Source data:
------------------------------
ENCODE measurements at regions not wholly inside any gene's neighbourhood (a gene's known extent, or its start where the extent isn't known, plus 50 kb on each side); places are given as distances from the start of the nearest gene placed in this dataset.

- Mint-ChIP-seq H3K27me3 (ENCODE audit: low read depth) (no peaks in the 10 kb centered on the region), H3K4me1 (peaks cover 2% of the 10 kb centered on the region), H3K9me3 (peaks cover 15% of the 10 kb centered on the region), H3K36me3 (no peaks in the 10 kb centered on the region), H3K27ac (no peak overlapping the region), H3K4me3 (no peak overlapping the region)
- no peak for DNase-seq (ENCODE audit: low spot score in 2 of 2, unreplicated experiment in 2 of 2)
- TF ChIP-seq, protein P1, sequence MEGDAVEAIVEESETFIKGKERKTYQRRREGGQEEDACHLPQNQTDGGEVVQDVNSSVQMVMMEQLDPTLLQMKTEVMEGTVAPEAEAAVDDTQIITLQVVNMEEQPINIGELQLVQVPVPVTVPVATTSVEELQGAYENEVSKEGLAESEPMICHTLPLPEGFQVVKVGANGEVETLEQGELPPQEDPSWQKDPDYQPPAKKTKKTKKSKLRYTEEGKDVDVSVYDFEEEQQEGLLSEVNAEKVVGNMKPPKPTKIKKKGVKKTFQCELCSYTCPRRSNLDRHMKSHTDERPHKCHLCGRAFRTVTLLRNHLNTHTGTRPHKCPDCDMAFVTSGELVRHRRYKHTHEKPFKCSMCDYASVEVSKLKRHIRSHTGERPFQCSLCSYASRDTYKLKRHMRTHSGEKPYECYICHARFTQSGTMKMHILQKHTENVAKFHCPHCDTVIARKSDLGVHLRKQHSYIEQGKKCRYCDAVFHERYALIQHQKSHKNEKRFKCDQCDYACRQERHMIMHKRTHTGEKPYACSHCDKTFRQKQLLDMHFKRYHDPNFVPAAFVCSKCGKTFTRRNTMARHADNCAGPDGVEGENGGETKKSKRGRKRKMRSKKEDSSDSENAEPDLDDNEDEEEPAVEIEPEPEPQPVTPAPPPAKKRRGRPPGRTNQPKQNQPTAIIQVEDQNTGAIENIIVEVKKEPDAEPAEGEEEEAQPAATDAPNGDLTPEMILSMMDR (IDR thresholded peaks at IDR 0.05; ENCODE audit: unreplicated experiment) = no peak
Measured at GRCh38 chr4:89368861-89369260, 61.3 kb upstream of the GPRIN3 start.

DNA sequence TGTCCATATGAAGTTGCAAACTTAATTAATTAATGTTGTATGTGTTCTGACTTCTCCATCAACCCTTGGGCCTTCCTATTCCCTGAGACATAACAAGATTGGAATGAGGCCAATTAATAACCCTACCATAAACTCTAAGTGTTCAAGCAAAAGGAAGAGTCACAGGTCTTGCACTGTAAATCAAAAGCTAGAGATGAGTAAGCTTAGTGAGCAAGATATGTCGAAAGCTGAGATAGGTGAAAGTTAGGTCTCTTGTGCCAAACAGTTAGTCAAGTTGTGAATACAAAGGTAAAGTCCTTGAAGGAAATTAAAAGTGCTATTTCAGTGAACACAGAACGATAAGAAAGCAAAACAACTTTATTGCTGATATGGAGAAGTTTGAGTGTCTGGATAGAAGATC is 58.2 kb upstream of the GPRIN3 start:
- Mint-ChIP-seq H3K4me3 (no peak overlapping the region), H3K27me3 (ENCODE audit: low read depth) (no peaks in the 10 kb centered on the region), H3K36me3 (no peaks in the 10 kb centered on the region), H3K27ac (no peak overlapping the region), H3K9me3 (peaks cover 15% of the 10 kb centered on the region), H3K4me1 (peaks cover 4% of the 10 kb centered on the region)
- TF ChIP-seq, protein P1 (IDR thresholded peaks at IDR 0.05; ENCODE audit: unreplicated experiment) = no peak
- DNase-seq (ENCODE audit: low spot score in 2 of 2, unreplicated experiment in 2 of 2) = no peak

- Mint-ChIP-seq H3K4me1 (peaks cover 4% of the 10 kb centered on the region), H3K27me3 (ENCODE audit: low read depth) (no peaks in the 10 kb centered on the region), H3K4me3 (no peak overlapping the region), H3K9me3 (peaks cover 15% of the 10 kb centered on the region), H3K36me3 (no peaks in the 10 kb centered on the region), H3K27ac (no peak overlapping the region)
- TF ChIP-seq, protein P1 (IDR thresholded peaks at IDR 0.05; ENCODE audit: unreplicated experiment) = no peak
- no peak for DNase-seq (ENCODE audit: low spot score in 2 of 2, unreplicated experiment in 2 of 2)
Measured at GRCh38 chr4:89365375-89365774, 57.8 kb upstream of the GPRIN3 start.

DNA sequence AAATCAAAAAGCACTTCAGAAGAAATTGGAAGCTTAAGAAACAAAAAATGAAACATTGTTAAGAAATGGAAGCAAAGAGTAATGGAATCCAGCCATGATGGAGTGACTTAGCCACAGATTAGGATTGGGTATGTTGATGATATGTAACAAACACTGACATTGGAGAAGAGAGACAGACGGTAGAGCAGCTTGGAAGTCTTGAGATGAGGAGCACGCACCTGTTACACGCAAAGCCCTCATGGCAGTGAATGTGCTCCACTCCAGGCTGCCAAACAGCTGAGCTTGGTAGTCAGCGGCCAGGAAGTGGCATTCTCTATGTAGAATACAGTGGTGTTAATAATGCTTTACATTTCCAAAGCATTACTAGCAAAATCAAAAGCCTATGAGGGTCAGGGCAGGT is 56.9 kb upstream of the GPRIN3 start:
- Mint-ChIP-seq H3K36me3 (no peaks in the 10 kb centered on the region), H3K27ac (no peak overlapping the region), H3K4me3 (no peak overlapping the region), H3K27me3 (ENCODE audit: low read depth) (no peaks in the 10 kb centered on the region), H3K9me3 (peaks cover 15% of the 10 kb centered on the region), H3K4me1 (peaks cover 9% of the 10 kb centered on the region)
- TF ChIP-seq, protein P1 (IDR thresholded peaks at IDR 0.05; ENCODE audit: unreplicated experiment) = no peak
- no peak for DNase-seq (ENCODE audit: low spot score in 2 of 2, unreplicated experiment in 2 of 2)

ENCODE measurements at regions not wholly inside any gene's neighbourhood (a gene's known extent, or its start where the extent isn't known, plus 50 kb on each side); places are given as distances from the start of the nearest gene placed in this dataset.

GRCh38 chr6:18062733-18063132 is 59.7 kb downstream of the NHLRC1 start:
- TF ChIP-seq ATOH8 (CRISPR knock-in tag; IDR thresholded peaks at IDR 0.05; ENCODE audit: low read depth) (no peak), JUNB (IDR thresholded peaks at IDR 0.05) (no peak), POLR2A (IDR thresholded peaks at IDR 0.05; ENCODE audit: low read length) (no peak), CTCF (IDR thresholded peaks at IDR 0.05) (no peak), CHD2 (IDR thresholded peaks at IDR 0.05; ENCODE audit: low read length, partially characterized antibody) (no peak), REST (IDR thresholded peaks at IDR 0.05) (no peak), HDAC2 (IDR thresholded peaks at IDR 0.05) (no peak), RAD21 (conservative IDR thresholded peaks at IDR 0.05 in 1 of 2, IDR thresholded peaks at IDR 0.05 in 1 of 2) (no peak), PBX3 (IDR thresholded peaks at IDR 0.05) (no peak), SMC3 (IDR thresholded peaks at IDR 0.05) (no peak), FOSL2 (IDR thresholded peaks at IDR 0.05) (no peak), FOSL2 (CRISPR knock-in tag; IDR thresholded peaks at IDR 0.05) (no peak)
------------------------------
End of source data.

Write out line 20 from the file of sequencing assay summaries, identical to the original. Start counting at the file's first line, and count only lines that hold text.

- TF ChIP-seq ATOH8 (CRISPR knock-in tag; IDR thresholded peaks at IDR 0.05; ENCODE audit: low read depth) (no peak), JUNB (IDR thresholded peaks at IDR 0.05) (no peak), POLR2A (IDR thresholded peaks at IDR 0.05; ENCODE audit: low read length) (no peak), CTCF (IDR thresholded peaks at IDR 0.05) (no peak), CHD2 (IDR thresholded peaks at IDR 0.05; ENCODE audit: low read length, partially characterized antibody) (no peak), REST (IDR thresholded peaks at IDR 0.05) (no peak), HDAC2 (IDR thresholded peaks at IDR 0.05) (no peak), RAD21 (conservative IDR thresholded peaks at IDR 0.05 in 1 of 2, IDR thresholded peaks at IDR 0.05 in 1 of 2) (no peak), PBX3 (IDR thresholded peaks at IDR 0.05) (no peak), SMC3 (IDR thresholded peaks at IDR 0.05) (no peak), FOSL2 (IDR thresholded peaks at IDR 0.05) (no peak), FOSL2 (CRISPR knock-in tag; IDR thresholded peaks at IDR 0.05) (no peak)